When is it brandishing and when is it a legal display of a firearm to back down an attack?
On June 28, 2020, in response to a riotous mob breaking through an iron gate into their St. Louis gated community, with a mass of approximately 300 people coming down the road toward their house, attorneys Mark and Patricia McCloskey grabbed firearms, he an AR-15 and she, a Bryco 9mm. They went outside their home to confront the riotous mob from their front porch. In doing so, they set themselves up for St. Louis Circuit Attorney Kim Gardner to charge them with “Unlawful Use of a Weapon.”
The legal case against the McCloskeys will take many months to resolve, and until the trial occurs, we won’t see all the evidence of the case, although YouTube videos featuring Mark McCloskey indicate that he had a fear of being attacked by the mob, which is why he used the AR-15 the way he did.
So, with this case in mind, let’s discuss the right to threaten deadly force with the use of a weapon against those who are threatening you. This analysis isn’t state-specific, but instead is intended to be considered general education. It’s up to the individual armed citizen to know what his or her state’s statutory and case laws show.
Know Your Rights:
- Carry Law: What Is A Righteous Shooting?
- Concealed Carry and the Right to Remain Silent
- Tips For Communicating With Police After Shootings
- Concealed Carry: After the Shooting
- Q&A: Massad Ayoob On Self-Defense In 2020 America
The common law of the United States ordinarily calls a criminal charge of waving a gun around in public “brandishing.” In many other states, it’s illegal to “unlawfully display” a firearm or “unlawfully exhibiting” a firearm.
Additionally, most if not all states have statutes that make it an “assault” to point or aim a weapon at someone without the justification of self-defense. And, since a firearm is used, the seriousness of that particular charge (called “aggravated assault” in states that follow the common law) elevates it to a serious felony with possible sentencing entailing years of jail time. A firearms enhancement means probably five years or more in prison.
So, when is having a gun “at the ready,” meaning in-hand and observable, not a crime? To determine that, you need to look at both your own statutory law and the case law interpreting the statutory law. Generally speaking, though, if you display a firearm (but not point it) in the face of presently threatened unlawful force, you’re likely to be in good shape.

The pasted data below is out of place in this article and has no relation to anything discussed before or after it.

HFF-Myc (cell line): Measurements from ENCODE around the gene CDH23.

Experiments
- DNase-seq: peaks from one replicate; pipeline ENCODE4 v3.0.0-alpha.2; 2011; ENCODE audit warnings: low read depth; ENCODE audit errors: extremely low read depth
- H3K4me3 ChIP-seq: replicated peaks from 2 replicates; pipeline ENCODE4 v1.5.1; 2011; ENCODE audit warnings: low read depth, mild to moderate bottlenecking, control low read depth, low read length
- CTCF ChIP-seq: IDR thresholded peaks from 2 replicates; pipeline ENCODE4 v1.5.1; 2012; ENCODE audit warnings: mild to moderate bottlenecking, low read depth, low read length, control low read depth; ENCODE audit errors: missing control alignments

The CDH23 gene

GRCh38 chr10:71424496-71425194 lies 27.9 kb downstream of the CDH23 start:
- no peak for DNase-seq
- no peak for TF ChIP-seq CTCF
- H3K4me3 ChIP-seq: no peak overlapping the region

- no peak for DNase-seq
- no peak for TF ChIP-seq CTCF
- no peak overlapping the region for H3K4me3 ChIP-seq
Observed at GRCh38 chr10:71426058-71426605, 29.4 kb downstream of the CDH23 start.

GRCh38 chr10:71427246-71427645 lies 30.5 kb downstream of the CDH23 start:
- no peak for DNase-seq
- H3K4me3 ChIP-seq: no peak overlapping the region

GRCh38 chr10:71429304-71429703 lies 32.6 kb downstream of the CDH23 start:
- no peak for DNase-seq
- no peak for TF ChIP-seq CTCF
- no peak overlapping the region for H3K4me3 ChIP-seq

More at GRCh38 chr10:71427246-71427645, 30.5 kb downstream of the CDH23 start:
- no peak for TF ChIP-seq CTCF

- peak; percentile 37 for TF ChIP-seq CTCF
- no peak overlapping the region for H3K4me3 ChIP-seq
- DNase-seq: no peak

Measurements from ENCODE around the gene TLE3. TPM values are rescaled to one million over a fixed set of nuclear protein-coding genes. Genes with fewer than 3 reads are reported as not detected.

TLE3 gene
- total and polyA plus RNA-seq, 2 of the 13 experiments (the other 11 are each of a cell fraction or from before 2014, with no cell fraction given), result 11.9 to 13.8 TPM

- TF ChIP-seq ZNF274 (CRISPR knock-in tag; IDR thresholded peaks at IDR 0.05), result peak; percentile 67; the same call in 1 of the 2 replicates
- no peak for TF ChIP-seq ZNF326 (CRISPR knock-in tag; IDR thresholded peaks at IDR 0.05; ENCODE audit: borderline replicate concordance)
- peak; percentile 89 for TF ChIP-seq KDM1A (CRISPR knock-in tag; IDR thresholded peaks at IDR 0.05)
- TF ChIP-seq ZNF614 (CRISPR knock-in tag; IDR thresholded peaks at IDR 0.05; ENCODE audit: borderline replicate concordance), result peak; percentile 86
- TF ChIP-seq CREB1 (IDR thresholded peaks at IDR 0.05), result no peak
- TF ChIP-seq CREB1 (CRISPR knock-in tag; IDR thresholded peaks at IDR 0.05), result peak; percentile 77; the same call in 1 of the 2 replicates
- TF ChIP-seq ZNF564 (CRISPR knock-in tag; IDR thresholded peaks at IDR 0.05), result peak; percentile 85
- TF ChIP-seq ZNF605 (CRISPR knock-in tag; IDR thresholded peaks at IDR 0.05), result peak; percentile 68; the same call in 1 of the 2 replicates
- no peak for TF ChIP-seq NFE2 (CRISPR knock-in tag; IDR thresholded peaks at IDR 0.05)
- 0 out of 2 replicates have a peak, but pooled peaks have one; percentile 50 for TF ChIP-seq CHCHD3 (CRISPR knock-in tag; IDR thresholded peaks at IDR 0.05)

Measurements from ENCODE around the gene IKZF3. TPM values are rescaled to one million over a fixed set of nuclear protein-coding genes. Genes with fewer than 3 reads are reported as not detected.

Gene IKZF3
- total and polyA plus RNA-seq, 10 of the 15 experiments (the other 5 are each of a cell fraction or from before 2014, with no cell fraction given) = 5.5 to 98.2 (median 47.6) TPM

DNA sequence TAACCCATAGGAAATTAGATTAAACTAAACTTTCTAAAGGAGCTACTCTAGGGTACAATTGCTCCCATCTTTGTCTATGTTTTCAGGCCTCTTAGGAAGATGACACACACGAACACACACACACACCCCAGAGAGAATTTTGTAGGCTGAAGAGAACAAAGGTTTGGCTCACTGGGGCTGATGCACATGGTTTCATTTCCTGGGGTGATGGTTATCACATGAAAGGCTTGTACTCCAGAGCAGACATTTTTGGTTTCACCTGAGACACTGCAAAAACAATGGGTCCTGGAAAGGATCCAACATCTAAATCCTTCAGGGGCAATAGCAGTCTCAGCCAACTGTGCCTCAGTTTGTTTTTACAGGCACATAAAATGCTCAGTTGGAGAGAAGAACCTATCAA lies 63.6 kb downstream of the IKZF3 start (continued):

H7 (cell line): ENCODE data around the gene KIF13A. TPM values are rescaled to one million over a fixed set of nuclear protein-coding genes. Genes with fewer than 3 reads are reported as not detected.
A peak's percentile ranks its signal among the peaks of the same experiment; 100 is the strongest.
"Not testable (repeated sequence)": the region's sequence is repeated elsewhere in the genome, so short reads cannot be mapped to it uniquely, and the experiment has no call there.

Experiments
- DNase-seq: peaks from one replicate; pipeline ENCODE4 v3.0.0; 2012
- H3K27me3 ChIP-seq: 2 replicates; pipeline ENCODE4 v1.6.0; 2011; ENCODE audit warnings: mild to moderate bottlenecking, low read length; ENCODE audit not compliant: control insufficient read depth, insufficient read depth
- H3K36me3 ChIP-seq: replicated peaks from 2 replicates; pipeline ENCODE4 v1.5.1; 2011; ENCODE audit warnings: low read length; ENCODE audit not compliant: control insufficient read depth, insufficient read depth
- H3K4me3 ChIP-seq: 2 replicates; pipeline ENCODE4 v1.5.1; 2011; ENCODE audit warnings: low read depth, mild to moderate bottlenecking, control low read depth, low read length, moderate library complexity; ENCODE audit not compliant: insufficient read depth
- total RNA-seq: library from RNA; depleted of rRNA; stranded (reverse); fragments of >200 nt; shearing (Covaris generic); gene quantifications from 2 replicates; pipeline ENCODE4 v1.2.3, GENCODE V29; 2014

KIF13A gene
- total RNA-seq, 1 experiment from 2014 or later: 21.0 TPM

I’d be surprised to find any state that doesn’t allow you to back down a criminal attacker by displaying a firearm and calmly telling him to stop doing what he’s doing or contemplating doing. This would apply only if the aggressor was threatening your safety. The amount of force you can use depends entirely on how much force is threatened against you.
If a person or persons are threatening to kill/rape/rob you, and they have the means to accomplish the threat, you’re likely going to be legally justified in pointing a gun at the aggressor(s). But, on the other hand, if someone who doesn’t obviously possess the means to carry out the threat, you had best keep your gun unseen. If there isn’t such an immediate threat, why not walk away? If doing so wouldn’t escalate the peril you’re in, then avoiding the entanglement would be the best bet.
What about the gray areas, though? What about the times when you might not know what the situation really is, but you have a pretty firm belief that things are going to escalate quickly to endanger your life?
That’s when you need to invoke the reasonable person doctrine. What would a reasonable and prudent person believe, knowing what you know, and seeing what you see? Simpler put, how would this look to others?
One thing you don’t want to do when displaying a firearm or other dangerous weapon in the face of presently threatened unlawful force is make threats to kill. A new crime, which has popped up and is a favorite of prosecutors looking to be able to arrest gun owners, is the crime of “making terrorist threats.” The threat to kill, coupled with the ability to carry out the threat, fulfills the elements of this crime. Typically, the crime is a felony, with the result of conviction bringing jail or prison time, along with loss of your firearm rights. Don’t make threats to kill or even threaten to shoot.
Right about now, you might be thinking this advice seems very complicated. You may think, heck, you have trouble enough just hit the target, let alone issue verbal commands. If so, seek out competent training, which usually isn’t cheap, but well worth it when you actually have to draw that new blaster.
If this isn’t possible, may I suggest pepper spray?
Editor's Note: This article originally appeared in the January 2021 issue of Gun Digest the Magazine.